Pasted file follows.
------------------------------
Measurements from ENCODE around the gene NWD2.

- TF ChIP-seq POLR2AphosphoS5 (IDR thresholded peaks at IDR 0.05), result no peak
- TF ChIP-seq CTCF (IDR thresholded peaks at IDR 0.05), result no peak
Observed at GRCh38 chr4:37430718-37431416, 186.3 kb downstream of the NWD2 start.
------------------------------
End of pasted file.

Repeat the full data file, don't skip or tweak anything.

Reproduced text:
Measurements from ENCODE around the gene NWD2.

- TF ChIP-seq POLR2AphosphoS5 (IDR thresholded peaks at IDR 0.05), result no peak
- TF ChIP-seq CTCF (IDR thresholded peaks at IDR 0.05), result no peak
Observed at GRCh38 chr4:37430718-37431416, 186.3 kb downstream of the NWD2 start.